Originally published April 10 2014
Top recipients of Medicare money are also top contributors to Obama White House
by J. D. Heyes
(NaturalNews) A pair of Florida physicians who were recipients of the country's highest Medicare reimbursements in 2012 are both major donors to Democratic Party causes, and they've turned to the political system in recent years in an attempt to defend themselves against suspicions that they may have submitted fraudulent or excessive claims with the federal government.
The New York Times reported that the pattern of whopping Medicare reimbursements and six-figure political donations has shown up among several doctors whose payment records were just recently released by the Department of Health and Human Services. For a number of years, the department would not make the data publicly available; it did so only after being sued by The Wall Street Journal.
As reported by the Times:
Topping the list is Dr. Salomon E. Melgen, 59, an ophthalmologist from North Palm Beach, Fla., who received $21 million in Medicare reimbursements in 2012 alone. The doctor billed a bulk of his reimbursements for Lucentis, a medication used to treat macular degeneration made by a company that pays generous rebates to its doctors.
Dr. Melgen's firm donated more than $700,000 to Majority PAC, a super PAC run by former aides to the Senate majority leader, Harry Reid, Democrat of Nevada. The super PAC then spent $600,000 to help re-elect Senator Robert Menendez, Democrat of New Jersey, who is a close friend of Dr. Melgen's. Last year, Mr. Menendez himself became a target of investigation after the senator intervened on behalf of Dr. Melgen with federal officials and took flights on his private jet.
Another doctor, Asad Qamar, who is an interventional cardiologist in Ocala, has sent at least a quarter of a million dollars in donations over the past decade to the political campaigns of President Obama and other prominent Democrats. He has recently come under scrutiny related to cardiovascular treatment centers he operates in Central Florida.
Data indicate that Qamar was paid in excess of $18 million in 2010, making him and Melgen, by far, the largest Medicare-payment recipients nationwide. A New Jersey pathologist received the third-largest Medicare reimbursement valued at $12.6 million.
In an interview with the Times, Qamar said questions regarding his reimbursement were not justified.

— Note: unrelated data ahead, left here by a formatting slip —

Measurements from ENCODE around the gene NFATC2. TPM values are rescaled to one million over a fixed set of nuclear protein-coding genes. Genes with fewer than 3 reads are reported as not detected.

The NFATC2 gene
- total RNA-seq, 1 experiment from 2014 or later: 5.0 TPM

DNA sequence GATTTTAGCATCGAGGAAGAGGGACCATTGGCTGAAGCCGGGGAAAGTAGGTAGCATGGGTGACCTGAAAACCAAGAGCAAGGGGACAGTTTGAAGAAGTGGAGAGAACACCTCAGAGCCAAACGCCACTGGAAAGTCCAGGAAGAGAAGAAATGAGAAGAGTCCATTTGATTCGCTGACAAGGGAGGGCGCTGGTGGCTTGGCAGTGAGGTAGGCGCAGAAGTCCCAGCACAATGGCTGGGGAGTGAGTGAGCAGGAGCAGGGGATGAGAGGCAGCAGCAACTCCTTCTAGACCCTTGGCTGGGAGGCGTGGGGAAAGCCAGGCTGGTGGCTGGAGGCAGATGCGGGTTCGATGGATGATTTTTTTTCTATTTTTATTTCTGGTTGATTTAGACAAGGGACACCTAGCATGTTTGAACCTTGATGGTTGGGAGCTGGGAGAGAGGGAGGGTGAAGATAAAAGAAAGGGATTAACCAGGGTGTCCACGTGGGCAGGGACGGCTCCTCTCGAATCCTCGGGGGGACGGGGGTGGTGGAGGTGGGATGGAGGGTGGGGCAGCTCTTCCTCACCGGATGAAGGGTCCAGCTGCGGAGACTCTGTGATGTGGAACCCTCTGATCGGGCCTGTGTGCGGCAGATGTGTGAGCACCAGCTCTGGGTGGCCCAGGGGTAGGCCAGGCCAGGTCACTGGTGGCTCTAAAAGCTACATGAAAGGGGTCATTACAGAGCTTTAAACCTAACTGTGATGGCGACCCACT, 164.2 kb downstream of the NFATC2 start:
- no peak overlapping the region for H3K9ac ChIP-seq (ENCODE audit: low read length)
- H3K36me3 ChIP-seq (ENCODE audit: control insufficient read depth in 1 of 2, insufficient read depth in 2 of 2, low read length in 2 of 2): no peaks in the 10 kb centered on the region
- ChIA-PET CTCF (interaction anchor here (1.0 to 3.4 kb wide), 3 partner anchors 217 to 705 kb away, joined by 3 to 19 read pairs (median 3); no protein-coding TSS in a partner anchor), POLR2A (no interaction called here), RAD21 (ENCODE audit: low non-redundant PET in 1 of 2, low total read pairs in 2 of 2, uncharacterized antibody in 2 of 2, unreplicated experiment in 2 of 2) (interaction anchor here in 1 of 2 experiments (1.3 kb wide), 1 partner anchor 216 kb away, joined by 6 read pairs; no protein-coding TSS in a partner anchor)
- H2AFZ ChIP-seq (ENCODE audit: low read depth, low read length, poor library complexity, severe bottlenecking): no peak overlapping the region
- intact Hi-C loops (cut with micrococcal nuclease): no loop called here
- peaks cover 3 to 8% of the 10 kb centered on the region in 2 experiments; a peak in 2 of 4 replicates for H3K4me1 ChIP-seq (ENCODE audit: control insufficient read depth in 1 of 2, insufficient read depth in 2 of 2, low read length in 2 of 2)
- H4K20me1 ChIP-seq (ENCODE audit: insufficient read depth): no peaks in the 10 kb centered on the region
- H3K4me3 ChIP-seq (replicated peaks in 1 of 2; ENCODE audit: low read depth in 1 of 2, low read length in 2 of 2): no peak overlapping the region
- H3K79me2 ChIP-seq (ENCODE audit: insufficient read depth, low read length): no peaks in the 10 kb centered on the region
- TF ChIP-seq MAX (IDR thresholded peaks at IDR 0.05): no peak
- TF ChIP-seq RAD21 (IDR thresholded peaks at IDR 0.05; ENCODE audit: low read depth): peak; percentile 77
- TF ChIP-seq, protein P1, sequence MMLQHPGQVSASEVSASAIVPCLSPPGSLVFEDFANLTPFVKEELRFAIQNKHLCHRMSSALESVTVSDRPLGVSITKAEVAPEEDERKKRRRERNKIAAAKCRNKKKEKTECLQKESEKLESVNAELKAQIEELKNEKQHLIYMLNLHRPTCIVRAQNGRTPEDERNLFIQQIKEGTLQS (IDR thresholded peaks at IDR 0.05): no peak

"Just looking at the sheer volume of work and billings from a single physician is not a sign of wrongdoing," Qamar said, adding that his practice takes care of cardiac procedures in its outpatient clinics that would normally be done in hospitals in many other states and that accounts for the large billable amounts.
The Times reported that Florida was home to many of the physicians who received the largest Medicare reimbursement amounts -- 28 out of 100. California, which has a much larger population, was second, with 10 in the top 100.
Billing three to four times what it costs
More from the Times:
Doctors in Florida have been frequent targets of Medicare fraud investigations, based on irregular patterns of bills or extremely high bills.
Just last month, two Florida medical clinic owners were sentenced on charges of Medicare fraud, both in cases involving more than $20 million in fraudulent payments. In addition, the Halifax Hospital Medical Center in Daytona Beach, Fla., agreed to pay the government $85 million to resolve allegations that it had billed Medicare for care based on referrals from doctors who had a financial relationship with the institution, a forbidden practice.
Melgen came to the attention of investigators when a Medicare contractor noticed that he, as a single practitioner, was billing for Lucentis at a much higher rate than his peers, said Justice Department lawyers in a written response to a suit the physician filed against HHS.
Each vial of the medication comes with up to four times the amount that a patient needs, the Times said. Investigators found that the doctor was using one vial to treat three or four patients, and then billing as though he had purchased a new vial for each one. As such, Melgen would be reimbursed $6,000 to $8,000 for a vial of medication that only cost him $2,000.
"The investigation concluded that in 2007 and 2008 alone, he overbilled by $9 million, which he was forced to pay back," the Times reported.
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